A Loss In Northern Ireland - An Appreciation
It was to my great regret that I heard last evening that Northern Ireland's David Ervine had suddenly passed away from a heart attack. No, that's an understatement: I'm in shocked disbelief. I'm terribly saddened.
I had the privilege of meeting Mr. Ervine a few years ago, and I honestly thought that he was an exceptional beacon of hope – the people there have suffered a great loss with his passing.
For those unfamiliar with his history, Mr. Ervine would be the loyalist version of Gerry Adams. He didn't achieve the international fame (and infamy) of Mr. Adams, but that was due more to an American failure to understand their political situation, and a preference to root for the Irish, rather than anything else.
Mr. Ervine began as a street punk fighting in block wars. He was young, uneducated, and unskilled, but he was also bright, ambitious, and angry at a time of civil war. He rose quickly in the Loyalist Paramilitaries – until he was running one of them. He was sent to prison for his role in a bombing, but in the ways of the paramilitaries, that only increases stature and authority. While serving his time, he educated himself, and he started really considering the costs of the bloodshed that he and the others caused – and he started thinking if there was another way.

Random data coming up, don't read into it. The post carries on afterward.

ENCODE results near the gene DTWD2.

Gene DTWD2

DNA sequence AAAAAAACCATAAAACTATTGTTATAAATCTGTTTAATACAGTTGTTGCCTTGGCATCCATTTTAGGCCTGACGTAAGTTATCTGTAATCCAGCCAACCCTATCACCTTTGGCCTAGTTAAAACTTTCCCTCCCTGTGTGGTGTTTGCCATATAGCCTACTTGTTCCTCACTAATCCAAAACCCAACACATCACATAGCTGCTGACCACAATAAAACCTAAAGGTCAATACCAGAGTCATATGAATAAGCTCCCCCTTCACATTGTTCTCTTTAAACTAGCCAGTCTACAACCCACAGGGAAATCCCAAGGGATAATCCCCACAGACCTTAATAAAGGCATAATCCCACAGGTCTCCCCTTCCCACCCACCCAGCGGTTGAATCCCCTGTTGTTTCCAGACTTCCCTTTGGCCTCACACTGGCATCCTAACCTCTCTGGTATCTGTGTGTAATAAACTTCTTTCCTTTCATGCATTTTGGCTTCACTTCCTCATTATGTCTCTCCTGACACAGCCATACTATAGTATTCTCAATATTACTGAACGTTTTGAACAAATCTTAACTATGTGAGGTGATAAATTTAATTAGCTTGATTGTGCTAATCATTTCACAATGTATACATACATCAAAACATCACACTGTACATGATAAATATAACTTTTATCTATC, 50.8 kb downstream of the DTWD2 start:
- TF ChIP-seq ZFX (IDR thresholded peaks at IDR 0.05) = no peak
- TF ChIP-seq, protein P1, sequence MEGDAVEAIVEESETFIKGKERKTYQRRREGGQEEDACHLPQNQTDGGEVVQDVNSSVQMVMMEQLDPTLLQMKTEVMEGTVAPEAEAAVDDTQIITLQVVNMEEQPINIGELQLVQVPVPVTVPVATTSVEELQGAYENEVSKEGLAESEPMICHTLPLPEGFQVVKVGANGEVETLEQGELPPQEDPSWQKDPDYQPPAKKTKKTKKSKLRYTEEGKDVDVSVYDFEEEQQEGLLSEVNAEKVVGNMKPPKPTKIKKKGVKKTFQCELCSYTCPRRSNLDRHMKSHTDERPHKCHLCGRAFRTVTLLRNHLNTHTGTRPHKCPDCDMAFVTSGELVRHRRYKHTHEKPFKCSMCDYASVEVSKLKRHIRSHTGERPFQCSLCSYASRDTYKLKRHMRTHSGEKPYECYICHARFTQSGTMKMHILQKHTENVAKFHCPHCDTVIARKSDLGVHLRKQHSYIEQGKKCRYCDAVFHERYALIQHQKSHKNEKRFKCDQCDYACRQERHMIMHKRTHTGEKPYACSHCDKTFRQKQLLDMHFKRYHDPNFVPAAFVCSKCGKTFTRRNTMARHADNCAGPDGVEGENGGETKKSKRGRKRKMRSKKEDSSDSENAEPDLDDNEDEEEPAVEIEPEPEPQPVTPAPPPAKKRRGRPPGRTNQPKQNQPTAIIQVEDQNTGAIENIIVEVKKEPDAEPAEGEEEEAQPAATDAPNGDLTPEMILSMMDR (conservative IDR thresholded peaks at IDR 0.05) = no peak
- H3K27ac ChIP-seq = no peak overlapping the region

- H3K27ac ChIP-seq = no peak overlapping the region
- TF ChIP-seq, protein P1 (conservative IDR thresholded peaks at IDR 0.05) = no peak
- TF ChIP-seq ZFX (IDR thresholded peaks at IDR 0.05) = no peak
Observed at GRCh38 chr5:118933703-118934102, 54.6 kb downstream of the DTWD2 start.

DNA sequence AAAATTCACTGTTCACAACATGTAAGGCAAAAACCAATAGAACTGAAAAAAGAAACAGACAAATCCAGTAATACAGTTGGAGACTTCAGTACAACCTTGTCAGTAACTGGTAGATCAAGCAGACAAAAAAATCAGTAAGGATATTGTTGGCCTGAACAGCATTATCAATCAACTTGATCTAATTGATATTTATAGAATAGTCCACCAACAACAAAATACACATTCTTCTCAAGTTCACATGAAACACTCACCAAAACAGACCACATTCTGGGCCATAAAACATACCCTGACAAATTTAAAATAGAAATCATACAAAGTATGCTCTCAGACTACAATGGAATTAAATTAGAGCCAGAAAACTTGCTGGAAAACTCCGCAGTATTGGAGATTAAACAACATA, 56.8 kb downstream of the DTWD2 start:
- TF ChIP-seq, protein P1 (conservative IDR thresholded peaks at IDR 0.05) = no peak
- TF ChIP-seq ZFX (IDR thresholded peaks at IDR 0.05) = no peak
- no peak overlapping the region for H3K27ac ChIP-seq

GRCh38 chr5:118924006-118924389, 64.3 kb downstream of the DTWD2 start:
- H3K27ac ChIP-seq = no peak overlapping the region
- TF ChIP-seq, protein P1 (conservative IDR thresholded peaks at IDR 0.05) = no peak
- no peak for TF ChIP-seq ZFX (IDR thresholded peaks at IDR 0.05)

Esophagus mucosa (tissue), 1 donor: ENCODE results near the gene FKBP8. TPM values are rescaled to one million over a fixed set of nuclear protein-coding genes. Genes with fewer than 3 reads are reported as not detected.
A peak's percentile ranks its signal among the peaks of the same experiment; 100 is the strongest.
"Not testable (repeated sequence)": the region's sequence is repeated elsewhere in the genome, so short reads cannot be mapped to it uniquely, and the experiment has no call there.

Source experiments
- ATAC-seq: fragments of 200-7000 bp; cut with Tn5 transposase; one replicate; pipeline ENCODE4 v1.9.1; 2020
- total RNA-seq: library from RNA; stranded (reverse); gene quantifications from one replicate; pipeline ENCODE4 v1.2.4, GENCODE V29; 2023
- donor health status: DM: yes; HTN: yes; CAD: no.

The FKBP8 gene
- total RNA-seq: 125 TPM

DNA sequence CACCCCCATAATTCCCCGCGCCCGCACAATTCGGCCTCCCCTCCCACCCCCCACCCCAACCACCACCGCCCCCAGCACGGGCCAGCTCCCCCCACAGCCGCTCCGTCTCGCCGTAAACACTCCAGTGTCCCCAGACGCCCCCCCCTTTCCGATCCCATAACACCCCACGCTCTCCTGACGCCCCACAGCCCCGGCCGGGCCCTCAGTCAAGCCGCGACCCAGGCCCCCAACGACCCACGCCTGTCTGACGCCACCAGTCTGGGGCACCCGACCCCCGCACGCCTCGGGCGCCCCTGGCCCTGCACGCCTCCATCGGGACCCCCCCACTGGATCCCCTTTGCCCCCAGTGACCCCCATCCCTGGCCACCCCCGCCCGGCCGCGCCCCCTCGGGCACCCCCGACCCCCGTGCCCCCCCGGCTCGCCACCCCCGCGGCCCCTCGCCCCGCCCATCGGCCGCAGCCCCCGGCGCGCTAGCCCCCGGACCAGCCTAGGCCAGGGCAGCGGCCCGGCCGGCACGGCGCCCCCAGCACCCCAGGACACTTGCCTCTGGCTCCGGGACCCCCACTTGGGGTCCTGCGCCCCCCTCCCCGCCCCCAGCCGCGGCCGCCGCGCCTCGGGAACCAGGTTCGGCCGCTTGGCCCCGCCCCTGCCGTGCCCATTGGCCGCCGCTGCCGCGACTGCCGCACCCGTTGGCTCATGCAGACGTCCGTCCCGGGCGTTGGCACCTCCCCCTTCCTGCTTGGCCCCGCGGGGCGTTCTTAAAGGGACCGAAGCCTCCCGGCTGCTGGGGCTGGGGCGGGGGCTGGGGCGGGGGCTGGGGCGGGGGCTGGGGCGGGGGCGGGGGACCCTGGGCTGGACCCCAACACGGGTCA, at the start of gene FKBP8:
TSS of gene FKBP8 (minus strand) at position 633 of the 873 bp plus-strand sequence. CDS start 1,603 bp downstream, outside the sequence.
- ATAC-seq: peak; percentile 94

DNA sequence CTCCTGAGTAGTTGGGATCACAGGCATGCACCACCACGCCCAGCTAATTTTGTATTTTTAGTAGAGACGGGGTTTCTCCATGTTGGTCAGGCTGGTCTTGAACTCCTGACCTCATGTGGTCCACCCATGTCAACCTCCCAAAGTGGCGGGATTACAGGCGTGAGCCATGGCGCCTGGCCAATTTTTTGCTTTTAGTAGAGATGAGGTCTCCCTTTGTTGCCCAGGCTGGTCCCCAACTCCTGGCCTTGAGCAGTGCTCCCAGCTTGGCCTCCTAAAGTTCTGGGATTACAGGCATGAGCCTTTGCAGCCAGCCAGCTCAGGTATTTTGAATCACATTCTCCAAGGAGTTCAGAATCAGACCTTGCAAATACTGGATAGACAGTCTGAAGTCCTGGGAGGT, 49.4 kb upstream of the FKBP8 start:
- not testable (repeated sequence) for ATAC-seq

Out of prison, Mr. Ervine eventually renouned violence to seek a political solution. He began his own political party and – out of a small storefront office in East Belfast – rose to a different kind of power – ultimately being elected to the Northern Ireland Assembly.
Mr. Ervine's party is much smaller than the Sinn Fein or the loyalist DUP, but that he had any support at all was fairly remarkable: his constituency and party was made up of poor and working class. The other most influential guys on his block were the paramilitaries who didn't renounce violence. And it fell to Mr. Ervine to navigate between the paramilitary and political communities. Everyone I met who knew him spoke with real admiration for him. While other paramilitaries's claims at transformation are constantly doubted, I never met anyone who doubted him. Because of that, his influence exceeded the size of his constituency.
But the reason I liked him the most of any politician I met, was because he wasn't afraid to criticize his own people's failings. When I asked about some of the racism and bonfires I'd seen, rather than defend them as tradition (what most of the Loyalists did), he shot back, "If that's our tradition, God help us."
For himself, and for his people, he never let the past get in the way. And for Northern Ireland, a place where the past is the real obstacle for the future, that made him extraordinary.
While I'm not sure anyone in West Belfast would say it outloud, I expect that even Gerry himself is feeling the loss, praying that there will be someone else like him to take his place within the Loyalist community.
David, though I know that you wouldn't have been one to enjoy Gaelic, all I can think to say is Dia dhuit – God be with you.